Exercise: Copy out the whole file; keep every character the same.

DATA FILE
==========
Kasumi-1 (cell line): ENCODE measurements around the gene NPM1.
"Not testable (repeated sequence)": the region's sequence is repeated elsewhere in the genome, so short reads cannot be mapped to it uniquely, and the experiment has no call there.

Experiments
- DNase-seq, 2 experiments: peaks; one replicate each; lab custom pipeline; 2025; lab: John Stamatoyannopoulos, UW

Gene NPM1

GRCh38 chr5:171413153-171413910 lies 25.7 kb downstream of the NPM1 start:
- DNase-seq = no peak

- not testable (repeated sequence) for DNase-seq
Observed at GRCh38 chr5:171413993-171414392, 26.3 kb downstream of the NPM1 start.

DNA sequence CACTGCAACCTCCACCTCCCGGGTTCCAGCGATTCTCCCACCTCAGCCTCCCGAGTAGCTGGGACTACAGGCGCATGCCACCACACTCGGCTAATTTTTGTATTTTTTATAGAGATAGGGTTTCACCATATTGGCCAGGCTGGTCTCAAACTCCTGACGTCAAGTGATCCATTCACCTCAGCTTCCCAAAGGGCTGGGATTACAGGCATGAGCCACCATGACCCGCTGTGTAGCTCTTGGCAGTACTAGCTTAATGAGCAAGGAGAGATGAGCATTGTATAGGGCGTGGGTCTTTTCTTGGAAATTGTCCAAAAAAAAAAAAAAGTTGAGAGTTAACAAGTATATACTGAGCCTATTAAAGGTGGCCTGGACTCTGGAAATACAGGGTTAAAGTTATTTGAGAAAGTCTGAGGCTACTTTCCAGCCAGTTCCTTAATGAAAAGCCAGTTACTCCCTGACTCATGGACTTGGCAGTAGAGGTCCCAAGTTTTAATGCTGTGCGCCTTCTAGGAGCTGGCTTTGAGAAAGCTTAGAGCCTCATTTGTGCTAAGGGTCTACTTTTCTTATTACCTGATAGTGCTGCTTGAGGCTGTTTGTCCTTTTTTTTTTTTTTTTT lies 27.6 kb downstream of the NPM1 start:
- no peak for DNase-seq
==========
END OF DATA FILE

Kasumi-1 (cell line): ENCODE measurements around the gene NPM1.
"Not testable (repeated sequence)": the region's sequence is repeated elsewhere in the genome, so short reads cannot be mapped to it uniquely, and the experiment has no call there.

Experiments
- DNase-seq, 2 experiments: peaks; one replicate each; lab custom pipeline; 2025; lab: John Stamatoyannopoulos, UW

Gene NPM1

GRCh38 chr5:171413153-171413910 lies 25.7 kb downstream of the NPM1 start:
- DNase-seq = no peak

- not testable (repeated sequence) for DNase-seq
Observed at GRCh38 chr5:171413993-171414392, 26.3 kb downstream of the NPM1 start.

DNA sequence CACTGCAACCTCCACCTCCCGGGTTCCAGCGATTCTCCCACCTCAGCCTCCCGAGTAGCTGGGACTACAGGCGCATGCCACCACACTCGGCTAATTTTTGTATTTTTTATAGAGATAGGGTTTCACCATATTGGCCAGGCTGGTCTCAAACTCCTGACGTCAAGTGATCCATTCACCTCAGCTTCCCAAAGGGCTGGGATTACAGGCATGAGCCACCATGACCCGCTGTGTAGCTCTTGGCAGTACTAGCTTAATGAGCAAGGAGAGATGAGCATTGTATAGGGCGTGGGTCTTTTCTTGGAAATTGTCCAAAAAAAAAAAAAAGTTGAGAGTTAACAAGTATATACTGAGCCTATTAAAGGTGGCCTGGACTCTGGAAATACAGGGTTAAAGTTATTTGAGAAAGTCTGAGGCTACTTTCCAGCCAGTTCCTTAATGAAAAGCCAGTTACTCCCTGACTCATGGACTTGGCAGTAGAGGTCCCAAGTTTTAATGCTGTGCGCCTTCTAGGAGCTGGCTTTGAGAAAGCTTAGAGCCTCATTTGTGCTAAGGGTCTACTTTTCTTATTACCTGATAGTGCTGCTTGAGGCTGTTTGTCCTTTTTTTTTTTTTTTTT lies 27.6 kb downstream of the NPM1 start:
- no peak for DNase-seq